“The success of Downtown Brooklyn is that it’s a mixed-use downtown now,” said Regina Myer, president of the Partnership, an entity that was itself created as part of the rezoning. “It used to be a shopping corridor and a strong government sector, but over the years we’ve had a lot of new residents.”
While some advocates have proposed converting Midtown office space to housing, in Brooklyn, Myer said, “we’re already there.”
The built-in residential population, along with residents from adjacent neighborhoods like Fort Greene and Brooklyn Heights, may have blunted the worst of the impact from shutting down most of the neighborhood’s 17 million square feet of office space last year. In September 2020, pedestrian counts in the neighborhood were about 57% of what they were the year before. That’s a significant drop, but it’s nothing compared to Midtown: in that same time period, pedestrian counts in Times Square were at 28% of their 2019 number.
“Whether it was the Christmas market, or Soulcycle, or generally people wanting to have a place for kids to be able to scooter without being worried about cars, the MetroTech Commons were very active through the pandemic,” said Ali Esmaelizadeh, Senior Vice President at Brookfield Properties, which owns the MetroTech office complex in Brooklyn as well as several major office properties throughout Manhattan.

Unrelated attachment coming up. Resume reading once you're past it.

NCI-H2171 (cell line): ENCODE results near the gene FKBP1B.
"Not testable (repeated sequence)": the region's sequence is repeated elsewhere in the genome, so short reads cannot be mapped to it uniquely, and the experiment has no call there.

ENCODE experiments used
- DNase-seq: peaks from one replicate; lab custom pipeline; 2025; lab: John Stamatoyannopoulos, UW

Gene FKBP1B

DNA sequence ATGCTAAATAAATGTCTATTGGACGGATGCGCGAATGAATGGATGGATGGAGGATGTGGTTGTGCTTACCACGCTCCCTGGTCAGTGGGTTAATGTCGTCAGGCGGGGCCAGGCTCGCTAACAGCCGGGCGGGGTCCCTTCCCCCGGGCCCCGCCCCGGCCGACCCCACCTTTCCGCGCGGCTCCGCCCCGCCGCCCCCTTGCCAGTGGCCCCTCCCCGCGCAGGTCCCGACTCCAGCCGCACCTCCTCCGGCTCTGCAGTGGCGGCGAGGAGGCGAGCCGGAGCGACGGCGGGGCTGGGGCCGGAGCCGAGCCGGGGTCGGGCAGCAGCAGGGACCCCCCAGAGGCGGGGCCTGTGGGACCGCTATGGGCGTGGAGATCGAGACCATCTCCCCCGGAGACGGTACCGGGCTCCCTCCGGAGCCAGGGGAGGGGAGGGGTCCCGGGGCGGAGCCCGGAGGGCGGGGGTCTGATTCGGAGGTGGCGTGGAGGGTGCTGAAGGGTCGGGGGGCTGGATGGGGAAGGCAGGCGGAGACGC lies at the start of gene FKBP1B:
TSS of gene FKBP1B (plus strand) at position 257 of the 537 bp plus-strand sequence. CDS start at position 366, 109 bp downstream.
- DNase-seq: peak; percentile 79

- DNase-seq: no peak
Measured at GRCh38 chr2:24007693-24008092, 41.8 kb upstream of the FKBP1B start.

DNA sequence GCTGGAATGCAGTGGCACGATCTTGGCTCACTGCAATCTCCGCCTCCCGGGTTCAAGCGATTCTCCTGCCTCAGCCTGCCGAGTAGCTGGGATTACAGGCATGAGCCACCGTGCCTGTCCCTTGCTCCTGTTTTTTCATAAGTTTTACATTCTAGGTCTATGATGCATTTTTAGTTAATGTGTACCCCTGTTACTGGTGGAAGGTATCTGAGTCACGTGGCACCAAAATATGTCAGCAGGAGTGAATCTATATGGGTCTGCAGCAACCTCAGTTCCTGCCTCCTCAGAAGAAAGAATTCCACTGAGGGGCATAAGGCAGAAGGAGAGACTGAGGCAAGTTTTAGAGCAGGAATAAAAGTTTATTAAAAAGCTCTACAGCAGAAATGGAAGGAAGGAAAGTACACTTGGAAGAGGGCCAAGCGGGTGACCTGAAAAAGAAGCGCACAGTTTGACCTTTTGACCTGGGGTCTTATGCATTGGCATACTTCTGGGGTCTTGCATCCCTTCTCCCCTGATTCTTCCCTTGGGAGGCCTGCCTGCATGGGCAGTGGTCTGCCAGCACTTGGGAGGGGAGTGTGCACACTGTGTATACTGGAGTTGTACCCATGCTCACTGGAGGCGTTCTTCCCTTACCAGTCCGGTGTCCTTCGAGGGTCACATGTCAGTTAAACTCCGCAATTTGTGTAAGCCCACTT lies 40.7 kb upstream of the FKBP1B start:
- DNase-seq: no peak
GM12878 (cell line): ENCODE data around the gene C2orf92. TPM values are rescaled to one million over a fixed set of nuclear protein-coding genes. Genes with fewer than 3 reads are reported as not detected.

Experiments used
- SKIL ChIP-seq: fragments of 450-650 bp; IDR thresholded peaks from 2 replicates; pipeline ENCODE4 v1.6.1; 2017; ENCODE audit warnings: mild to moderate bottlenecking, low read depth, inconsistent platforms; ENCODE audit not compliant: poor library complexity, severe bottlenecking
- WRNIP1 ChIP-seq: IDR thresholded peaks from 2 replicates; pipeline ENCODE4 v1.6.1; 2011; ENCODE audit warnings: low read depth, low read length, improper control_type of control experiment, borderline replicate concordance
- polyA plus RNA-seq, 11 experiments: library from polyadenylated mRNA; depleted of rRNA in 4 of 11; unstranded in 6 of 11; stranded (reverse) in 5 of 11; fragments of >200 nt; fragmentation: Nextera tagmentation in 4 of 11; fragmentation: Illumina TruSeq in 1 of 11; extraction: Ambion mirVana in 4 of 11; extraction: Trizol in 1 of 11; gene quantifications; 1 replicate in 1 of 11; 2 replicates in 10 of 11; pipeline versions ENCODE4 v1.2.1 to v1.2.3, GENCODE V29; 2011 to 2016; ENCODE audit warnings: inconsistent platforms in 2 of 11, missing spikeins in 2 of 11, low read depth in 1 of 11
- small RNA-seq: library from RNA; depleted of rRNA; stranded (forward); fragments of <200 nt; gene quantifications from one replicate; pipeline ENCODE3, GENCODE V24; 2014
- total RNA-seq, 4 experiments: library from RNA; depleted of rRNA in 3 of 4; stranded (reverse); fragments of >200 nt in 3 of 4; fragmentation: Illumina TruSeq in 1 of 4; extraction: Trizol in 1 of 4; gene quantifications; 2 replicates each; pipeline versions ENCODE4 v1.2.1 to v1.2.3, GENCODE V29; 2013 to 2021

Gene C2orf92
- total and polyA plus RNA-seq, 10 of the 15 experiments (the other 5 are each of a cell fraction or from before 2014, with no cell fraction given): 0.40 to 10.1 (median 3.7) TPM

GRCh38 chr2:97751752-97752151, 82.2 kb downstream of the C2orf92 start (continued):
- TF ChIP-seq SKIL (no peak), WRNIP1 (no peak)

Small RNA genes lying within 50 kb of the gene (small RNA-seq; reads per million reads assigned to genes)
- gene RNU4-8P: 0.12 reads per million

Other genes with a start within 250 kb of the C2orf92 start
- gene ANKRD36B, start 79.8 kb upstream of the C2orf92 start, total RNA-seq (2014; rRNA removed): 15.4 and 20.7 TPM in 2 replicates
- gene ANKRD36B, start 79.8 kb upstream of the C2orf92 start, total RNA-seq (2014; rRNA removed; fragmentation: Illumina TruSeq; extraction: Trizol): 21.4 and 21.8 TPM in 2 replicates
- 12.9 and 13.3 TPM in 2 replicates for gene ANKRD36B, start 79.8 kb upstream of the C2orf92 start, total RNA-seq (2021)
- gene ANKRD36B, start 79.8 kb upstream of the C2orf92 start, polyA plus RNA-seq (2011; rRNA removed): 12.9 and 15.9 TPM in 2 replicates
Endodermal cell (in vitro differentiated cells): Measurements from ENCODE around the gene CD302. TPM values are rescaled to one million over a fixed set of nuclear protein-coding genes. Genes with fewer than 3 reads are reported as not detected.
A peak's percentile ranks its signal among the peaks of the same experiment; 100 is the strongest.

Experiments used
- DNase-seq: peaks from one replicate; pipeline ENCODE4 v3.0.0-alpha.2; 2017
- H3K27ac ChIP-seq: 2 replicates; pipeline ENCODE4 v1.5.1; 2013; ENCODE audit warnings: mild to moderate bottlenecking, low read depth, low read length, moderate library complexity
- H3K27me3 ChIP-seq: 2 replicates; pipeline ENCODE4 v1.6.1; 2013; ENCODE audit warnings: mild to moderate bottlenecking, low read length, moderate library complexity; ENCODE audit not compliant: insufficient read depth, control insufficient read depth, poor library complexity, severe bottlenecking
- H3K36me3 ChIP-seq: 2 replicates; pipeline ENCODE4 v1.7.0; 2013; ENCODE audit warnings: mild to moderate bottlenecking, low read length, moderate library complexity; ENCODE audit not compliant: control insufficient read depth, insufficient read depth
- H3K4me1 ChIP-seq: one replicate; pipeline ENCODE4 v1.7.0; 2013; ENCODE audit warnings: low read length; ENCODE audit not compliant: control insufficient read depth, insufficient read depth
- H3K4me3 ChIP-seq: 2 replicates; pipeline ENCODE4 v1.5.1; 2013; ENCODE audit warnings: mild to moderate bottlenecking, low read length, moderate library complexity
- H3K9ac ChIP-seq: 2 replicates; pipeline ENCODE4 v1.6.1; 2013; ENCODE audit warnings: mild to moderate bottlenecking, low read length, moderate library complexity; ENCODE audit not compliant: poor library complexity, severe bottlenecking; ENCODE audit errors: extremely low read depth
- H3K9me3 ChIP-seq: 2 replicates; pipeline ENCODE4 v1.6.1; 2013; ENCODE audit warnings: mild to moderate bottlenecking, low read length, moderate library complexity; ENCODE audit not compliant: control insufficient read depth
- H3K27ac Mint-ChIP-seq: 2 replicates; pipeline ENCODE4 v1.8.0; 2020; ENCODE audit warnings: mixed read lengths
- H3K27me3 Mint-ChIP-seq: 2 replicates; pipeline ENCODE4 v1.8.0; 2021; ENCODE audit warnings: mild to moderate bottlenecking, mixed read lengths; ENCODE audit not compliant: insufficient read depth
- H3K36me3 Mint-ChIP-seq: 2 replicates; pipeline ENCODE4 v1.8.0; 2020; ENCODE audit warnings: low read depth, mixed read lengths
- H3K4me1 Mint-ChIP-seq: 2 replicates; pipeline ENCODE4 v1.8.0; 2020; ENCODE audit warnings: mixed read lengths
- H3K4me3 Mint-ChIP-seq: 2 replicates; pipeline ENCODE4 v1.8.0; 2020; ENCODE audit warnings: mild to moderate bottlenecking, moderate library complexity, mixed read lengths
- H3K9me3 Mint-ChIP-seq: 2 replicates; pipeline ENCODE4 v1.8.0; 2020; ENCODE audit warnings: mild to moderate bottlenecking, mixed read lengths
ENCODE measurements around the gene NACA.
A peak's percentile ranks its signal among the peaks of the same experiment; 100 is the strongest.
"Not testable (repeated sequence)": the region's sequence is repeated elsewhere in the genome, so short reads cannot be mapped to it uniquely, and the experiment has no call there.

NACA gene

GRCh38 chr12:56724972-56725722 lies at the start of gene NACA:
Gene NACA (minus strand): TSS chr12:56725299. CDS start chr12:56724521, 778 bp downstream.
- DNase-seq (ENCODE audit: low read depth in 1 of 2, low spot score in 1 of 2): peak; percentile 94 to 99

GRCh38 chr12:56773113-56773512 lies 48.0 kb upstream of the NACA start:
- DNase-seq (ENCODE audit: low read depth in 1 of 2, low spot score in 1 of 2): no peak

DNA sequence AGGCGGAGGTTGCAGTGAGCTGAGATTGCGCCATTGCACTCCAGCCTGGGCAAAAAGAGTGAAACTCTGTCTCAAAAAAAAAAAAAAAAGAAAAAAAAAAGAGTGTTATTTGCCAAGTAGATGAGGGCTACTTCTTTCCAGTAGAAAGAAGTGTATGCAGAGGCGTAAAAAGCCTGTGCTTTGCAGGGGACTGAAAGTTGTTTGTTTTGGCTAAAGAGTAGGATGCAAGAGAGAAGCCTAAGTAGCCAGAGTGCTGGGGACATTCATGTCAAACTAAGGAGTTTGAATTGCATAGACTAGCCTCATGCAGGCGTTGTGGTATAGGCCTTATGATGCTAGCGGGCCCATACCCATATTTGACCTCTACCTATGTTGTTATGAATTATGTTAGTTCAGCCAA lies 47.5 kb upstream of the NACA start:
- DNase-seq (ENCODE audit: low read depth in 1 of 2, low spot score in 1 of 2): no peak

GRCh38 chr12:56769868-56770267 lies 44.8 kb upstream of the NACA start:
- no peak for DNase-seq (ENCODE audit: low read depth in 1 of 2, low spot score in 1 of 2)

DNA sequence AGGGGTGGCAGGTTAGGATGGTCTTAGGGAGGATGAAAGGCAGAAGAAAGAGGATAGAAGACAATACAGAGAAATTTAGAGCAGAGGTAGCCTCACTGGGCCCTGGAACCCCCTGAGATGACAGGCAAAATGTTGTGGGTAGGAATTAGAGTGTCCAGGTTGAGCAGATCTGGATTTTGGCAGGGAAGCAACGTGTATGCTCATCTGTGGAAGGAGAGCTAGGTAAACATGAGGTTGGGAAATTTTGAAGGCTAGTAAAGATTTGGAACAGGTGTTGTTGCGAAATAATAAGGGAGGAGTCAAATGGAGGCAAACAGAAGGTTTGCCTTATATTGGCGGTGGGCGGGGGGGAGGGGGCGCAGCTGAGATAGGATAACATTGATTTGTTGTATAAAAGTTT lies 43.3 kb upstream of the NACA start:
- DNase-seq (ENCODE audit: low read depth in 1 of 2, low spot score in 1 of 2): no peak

“The office buildings are in similar occupancy mode as the rest of the city, though we are seeing a gradual increase,” he said. But you’re also seeing a great deal of ground floor experience from the residential community taking advantage of the open spaces.”
The area’s open spaces have served purposes beyond just leisure. In late August, the Partnership announced an arts residency initiative that allowed artists and arts organizations to rehearse outdoors. BAM broadcast video art on its large outdoor sign at Flatbush and Lafayette avenues.
All that activity has been a lifeline for many retail businesses.
The closing of local courts and office buildings has devastated restaurants reliant on a consistent lunch crowd, Randy Peers, president of the Brooklyn Chamber of Commerce, said. And the neighborhood lost some retailers to larger economic forces, like the two Fulton Street Modell’s locations that closed after the company declared bankruptcy in early March. Nevertheless, many other retail sectors in the area have managed to scrape by.
“Downtown Brooklyn and the retailers there have fared much better than in other places,” Peers said. “That’s in part because of the continued presence of anchor retailers like Trader Joe’s and Target, and in part, because it’s a mixed-use area that doesn’t just rely on office workers.”
Looking To The Future
The dichotomy between the experience of Manhattan and Downtown Brooklyn during the pandemic may offer clues about what happens after the pandemic ends.